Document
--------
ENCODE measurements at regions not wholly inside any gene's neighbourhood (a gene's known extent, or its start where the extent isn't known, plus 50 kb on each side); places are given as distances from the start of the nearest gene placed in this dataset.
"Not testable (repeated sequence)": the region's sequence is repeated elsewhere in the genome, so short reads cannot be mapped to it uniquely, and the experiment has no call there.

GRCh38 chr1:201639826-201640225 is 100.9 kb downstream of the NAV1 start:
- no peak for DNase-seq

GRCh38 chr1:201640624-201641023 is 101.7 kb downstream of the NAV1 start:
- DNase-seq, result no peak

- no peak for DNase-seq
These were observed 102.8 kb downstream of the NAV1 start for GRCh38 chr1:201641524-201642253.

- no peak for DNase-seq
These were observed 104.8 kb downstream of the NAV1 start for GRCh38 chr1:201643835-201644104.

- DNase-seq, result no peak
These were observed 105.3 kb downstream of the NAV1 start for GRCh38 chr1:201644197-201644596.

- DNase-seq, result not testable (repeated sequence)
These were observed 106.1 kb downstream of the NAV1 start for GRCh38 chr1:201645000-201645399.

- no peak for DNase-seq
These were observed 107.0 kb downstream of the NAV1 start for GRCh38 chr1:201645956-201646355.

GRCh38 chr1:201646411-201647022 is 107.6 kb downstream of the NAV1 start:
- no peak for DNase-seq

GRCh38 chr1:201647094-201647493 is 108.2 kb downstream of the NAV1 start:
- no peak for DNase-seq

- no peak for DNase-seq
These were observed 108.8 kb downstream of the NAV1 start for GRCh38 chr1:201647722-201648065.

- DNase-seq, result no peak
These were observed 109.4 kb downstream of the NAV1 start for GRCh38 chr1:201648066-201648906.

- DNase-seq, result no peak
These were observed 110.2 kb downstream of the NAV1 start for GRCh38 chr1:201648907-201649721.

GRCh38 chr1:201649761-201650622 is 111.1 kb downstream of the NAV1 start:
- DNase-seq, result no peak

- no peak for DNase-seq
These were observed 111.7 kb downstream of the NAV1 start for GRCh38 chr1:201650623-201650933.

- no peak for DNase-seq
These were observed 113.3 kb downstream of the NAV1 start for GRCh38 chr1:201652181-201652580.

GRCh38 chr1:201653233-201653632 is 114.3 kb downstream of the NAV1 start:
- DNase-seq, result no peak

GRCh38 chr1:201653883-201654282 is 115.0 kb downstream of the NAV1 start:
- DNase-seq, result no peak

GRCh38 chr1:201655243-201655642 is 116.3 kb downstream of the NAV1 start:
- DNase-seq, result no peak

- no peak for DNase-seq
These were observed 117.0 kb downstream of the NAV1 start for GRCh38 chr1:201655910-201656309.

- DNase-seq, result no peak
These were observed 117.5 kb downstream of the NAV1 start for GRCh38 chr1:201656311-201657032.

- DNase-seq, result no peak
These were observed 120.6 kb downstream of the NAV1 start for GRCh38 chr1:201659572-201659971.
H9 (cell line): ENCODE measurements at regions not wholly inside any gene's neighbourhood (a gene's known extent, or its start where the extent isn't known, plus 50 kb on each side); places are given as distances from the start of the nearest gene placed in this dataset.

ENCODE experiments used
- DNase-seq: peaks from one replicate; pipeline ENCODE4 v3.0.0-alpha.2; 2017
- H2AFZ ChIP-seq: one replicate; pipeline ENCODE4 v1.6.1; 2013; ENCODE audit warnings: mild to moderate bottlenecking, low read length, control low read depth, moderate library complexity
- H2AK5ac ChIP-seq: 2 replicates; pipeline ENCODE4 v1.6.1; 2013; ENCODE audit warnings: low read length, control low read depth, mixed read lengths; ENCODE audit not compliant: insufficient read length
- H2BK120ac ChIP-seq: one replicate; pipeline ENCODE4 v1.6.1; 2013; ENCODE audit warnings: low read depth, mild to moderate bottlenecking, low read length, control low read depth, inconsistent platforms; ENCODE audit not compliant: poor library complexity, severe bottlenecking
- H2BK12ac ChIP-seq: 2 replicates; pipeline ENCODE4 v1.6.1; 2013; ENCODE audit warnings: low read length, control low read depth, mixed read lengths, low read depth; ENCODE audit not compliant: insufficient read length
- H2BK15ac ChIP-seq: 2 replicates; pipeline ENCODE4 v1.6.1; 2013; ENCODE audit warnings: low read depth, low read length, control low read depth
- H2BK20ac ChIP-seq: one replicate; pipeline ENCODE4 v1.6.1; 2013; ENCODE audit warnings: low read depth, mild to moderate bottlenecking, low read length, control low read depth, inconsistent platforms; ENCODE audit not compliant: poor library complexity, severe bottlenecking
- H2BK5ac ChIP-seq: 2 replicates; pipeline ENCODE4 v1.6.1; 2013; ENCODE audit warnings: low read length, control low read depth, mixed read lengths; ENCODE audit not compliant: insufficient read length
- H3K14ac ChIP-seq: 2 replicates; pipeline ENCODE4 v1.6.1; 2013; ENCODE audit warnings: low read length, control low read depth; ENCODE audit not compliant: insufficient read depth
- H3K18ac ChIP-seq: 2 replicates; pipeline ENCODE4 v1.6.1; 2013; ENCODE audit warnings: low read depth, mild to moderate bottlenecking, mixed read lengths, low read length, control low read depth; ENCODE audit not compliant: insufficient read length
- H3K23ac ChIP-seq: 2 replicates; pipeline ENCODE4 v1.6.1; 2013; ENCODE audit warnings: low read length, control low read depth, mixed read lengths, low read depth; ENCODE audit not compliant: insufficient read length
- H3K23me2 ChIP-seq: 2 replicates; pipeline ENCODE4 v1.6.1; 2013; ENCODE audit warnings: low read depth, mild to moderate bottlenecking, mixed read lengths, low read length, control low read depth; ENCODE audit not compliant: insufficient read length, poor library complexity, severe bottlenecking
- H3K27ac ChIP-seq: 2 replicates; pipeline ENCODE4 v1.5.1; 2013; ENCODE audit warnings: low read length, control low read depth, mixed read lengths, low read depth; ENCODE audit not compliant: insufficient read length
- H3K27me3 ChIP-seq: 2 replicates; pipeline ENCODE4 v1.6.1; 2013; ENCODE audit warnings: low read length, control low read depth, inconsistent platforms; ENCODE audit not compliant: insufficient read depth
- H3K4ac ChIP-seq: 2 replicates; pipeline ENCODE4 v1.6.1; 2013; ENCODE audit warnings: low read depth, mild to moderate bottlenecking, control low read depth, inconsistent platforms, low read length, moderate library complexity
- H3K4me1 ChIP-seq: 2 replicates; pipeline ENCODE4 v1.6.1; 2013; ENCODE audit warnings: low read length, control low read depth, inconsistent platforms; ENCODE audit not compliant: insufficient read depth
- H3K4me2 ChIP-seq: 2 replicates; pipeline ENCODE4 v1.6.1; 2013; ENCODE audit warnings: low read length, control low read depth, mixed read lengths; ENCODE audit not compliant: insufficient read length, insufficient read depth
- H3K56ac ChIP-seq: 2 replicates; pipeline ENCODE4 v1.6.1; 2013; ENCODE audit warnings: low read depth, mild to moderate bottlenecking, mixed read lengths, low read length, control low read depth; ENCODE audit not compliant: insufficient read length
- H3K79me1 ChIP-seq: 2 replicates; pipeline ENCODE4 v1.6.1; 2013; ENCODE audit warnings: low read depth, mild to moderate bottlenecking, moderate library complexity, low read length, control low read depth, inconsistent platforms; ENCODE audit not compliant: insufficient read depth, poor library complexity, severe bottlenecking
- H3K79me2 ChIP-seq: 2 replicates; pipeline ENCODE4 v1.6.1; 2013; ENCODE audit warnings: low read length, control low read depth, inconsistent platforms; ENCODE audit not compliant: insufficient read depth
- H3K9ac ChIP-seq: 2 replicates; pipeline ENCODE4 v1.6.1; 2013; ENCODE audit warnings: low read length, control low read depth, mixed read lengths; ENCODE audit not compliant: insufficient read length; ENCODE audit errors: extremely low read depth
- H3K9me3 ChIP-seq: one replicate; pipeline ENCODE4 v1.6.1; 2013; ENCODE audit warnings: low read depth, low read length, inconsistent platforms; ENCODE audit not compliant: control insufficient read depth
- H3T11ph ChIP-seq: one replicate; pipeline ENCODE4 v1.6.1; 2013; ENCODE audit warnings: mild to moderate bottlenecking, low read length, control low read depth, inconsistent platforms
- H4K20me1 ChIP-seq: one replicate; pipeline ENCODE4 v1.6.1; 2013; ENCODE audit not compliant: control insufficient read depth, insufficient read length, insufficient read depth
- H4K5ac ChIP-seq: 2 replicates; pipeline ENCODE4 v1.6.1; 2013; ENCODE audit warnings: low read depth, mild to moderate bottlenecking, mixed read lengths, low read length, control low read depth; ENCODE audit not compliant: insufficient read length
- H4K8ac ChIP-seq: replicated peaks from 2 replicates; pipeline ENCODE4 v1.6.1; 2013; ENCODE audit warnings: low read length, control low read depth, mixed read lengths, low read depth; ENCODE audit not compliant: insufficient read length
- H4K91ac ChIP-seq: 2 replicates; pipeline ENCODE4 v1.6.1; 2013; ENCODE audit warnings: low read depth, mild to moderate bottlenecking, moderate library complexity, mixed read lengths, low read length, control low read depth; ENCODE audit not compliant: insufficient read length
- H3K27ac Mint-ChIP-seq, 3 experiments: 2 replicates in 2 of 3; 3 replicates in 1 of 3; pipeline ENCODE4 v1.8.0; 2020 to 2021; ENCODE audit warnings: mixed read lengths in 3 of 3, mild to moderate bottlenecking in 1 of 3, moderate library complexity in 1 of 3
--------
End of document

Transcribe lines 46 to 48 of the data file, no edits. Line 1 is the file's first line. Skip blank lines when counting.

ENCODE experiments used
- DNase-seq: peaks from one replicate; pipeline ENCODE4 v3.0.0-alpha.2; 2017
- H2AFZ ChIP-seq: one replicate; pipeline ENCODE4 v1.6.1; 2013; ENCODE audit warnings: mild to moderate bottlenecking, low read length, control low read depth, moderate library complexity